A wholly uninspired underdog rag-tag kids sports story (somehow Byong Sun’s ridiculous goal still hit me in the feels though) is matched in poor quality only by the predictable yet badly executed central character development (Phil gets real crazy real fast, and repents even faster), hit-and-miss humour (more misses, obviously; the final “balls” commercial got a laugh out of me though), and Mike Ditka’s acting skills–so yeah, I guess pretty much everything else. 0-0 tie game.
Derek and Hansel are lured into modeling again, in Rome, where they find themselves the target of a sinister conspiracy. (IMDb)
A convoluted and lazily written plot (see the terrible climax that renders pretty much everything previous irrelevant) is jammed onto a non-stop ride of ridiculousness that more often than not doesn’t generate laughs (the sexual innuendos are lame; Armisen’s head unnerving; the celebrity cameos mostly tiresome, straight-faced and dramatic Sutherland aside-“minus one”) but earns points for Wiig’s hilariously accented Alexanya and just for the sheer amount of insanity thrown out there by the end.
Brad Whitaker is a radio host trying to get his stepchildren to love him and call him Dad. But his plans turn upside down when their biological father, Dusty Mayron, returns. (IMDb)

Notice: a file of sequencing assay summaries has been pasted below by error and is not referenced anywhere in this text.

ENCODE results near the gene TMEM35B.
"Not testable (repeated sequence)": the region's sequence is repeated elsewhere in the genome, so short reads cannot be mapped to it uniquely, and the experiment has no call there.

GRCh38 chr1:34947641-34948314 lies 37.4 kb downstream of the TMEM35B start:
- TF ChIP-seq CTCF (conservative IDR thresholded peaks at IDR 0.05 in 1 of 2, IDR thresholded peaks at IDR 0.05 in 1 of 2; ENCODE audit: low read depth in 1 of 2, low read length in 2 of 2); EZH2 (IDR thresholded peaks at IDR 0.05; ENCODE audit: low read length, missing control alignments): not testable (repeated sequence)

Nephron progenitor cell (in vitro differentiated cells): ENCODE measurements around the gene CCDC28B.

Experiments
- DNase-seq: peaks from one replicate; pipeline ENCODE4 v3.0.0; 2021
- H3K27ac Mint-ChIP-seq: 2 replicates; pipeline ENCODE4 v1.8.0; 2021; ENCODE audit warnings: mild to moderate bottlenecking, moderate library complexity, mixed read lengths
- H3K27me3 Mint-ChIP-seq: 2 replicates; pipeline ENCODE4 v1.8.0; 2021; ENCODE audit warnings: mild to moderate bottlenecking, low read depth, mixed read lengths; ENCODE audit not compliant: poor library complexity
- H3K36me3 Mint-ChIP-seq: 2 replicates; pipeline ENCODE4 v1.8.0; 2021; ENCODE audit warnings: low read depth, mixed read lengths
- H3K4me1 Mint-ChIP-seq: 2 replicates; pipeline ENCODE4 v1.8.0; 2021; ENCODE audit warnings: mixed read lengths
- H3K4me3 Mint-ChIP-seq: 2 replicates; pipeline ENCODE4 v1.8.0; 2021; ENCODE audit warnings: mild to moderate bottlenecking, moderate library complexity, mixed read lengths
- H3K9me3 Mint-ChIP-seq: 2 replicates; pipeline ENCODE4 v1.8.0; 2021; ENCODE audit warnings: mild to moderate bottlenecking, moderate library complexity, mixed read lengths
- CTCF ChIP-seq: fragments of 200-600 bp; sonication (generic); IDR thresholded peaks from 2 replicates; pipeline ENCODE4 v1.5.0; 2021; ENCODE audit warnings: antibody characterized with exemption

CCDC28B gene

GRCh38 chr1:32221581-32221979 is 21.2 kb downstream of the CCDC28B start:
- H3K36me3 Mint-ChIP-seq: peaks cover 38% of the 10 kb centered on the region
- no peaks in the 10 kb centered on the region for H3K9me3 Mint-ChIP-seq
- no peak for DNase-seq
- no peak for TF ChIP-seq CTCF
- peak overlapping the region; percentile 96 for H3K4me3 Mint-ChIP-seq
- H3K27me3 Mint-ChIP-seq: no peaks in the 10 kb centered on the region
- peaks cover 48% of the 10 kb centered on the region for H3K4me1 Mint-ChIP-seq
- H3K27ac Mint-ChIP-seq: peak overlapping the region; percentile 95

Mostly painful to watch, partly because of its flat humour (see the lame CGI-enhanced slapstick), but mostly because of the excruciating humiliation and loss nice-guy Brad undergoes at the hands of bad-boy Dusty (the halftime disaster was more tragic than comedic). It makes the reconciliatory payoff that much more rewarding though (it was surprisingly mature too–see their airport convo), and the climactic dance scene promoting pacifism and selfless fatherhood was the perfect cherry on top.
With the ’70s behind him, San Diego’s top-rated newsman, Ron Burgundy, returns to take New York’s first 24-hour news channel by storm. (IMDb)
The bad: A recycled rise-fall-redemption plot, flimsy satire, and a painful new-love-interest side plot (Good’s bad turn doesn’t help). The good: All the ridiculous comedy of the first film is pushed to eleven. The news team still offers loads of great humour (see Ferrell’s blind bit), with the unpredictability of the nonsensical Brick in particular coming fast and furious, just like the outrageous plot-gags (see the shark adoption; bat-shit crazy cameo-loaded everything-loaded final brawl).